On Flag Day, June 14, some Americans show the flag and remember those who died under it in wars past (or this year, in Afghanistan). But many of us are uncomfortable with death, and our modern, sanitized news reports do not tell how it looks and sounds and feels when machine-gun bullets rip through your chest. Instead, we read how seven American soldiers of Operation Anaconda "were killed in a firefight" when their helicopter crash-landed and they met unexpectedly "heavy resistance."
Reporting of earlier wars was often more vivid. New York Times correspondent Samuel Wilkeson reported on the last day of the Battle of Gettysburg (July 1-3, 1863) that "soldiers in Federal blue were torn to pieces in the road and died with the peculiar yells that blend the extorted cry of pain with horror and despair." And he focused on one casualty, "a central figure of transcendingly absorbing interest, the dead body of an oldest born, crushed by a shell [and] abandoned to death...."
That was a peculiar sentence: Why was one corpse of "transcendingly absorbing interest," and how did Wilkeson know it was the body of an oldest born? But readers probably went on to Wilkeson's description of how, around 1:00 p.m., a bird was singing in a peach tree near Union General Meade's headquarters, and then "a shell screamed over the house, instantly followed by another, and another, and in a moment the air was full [of shells that] shrieked, whirled, moaned, whistled and wrathfully fluttered over our ground.... Forty minutes, fifty minutes, counted on watches that ran oh so languidly."
Wilkeson continued, "Then there was a lull, and we knew that the rebel infantry was charging." General Robert E. Lee sent 15,000 men against the center of the Union line. "They rushed in perfect order across an open field up to the very muzzles of our guns, which tore lanes through them as they came." A few made it over the barricades, but the Army of the Potomac held its ground.
Some Union soldiers died. Capt. Cushing, Company A, Fourth Regular artillery, received a severe wound early in the afternoon but kept his post beside his guns. He poured "grape and canister into the advancing columns of the rebels until they had reached the very muzzles of his pieces, and sure of their capture, were attempting to turn them upon our forces, when they were driven off by our infantry. At this moment Capt. Cushing received his death wound, and fell lifeless to the earth."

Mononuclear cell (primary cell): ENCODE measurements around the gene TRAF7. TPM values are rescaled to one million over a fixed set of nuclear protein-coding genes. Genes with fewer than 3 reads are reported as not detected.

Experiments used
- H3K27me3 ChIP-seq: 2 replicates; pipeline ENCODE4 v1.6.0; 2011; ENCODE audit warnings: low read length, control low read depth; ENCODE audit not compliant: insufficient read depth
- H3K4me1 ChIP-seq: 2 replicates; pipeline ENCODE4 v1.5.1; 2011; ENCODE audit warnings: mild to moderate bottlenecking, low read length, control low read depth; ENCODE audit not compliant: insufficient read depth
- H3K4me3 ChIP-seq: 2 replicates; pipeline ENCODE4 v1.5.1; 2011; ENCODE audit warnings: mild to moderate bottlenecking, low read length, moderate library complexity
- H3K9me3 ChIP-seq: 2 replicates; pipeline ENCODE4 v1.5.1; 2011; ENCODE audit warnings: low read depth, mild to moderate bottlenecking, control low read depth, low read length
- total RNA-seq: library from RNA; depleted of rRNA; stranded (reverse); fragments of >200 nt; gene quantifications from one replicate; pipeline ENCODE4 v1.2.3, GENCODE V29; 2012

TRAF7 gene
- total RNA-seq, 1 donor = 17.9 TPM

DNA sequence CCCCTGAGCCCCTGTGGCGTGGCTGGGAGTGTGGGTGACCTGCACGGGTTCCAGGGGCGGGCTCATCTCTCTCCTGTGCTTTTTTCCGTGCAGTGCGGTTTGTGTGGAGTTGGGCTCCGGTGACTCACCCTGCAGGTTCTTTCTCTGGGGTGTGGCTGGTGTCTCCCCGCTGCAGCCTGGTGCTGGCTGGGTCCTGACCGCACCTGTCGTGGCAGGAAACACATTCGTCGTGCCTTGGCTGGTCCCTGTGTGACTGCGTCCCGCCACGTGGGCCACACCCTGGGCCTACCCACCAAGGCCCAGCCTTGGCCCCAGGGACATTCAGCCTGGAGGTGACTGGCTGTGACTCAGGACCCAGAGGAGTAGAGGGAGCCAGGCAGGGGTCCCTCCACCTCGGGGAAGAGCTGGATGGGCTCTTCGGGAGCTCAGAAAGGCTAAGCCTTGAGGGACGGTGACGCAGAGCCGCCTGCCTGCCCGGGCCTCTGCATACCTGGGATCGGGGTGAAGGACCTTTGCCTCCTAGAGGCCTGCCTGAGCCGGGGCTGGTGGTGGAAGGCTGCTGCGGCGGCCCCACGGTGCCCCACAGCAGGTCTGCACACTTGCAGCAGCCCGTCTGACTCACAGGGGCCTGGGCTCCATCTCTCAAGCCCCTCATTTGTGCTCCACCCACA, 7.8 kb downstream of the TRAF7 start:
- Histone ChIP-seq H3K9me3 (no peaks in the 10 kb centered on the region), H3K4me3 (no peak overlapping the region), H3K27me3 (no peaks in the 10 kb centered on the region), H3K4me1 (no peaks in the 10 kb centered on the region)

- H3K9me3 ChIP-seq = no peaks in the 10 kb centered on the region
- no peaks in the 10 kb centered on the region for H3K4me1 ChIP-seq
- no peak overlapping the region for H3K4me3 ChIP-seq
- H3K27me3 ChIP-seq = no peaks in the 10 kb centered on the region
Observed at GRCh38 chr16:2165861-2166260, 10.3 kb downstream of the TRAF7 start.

Most of the dead were Confederates. Wilkeson wrote that "the field in front of the stonewall was literally covered with dead and wounded ... [the rebels] lay in swaths, as if mown down by a scythe.... Not less than one thousand dead and wounded laid in a space of less than four acres in extent."
Wilkeson's conclusion was visionary but puzzling. "Oh, you dead, who at Gettysburg have baptized with your blood the birth of freedom in America, how you are to be envied! I rise from a grave whose wet clay I have passionately kissed, and I look up and see Christ spanning this battlefield with His feet and reaching fraternally and lovingly up to heaven. His right hand opens the gates of Paradise ..."
Why was Wilkeson kissing wet clay? In the July 8 issue Times editors explained that the reporter's eldest son, Lieut. Bayard Wilkeson, 19, died after 10 hours of agony on the first day of battle, July 1, abandoned in the field. Wilkeson, despite his "transcendingly absorbing interest" in just one soldier, steeled himself to write of many soldiers. He told of sights and sounds and feelings so his readers could live the horror and courage and carnage through his articles. He wrote of his vision of Christ and the battlefield dead because he knew that, in war, the question of what happens after death is at the forefront. Mourning for his son, he tried to show what it means to be a hero.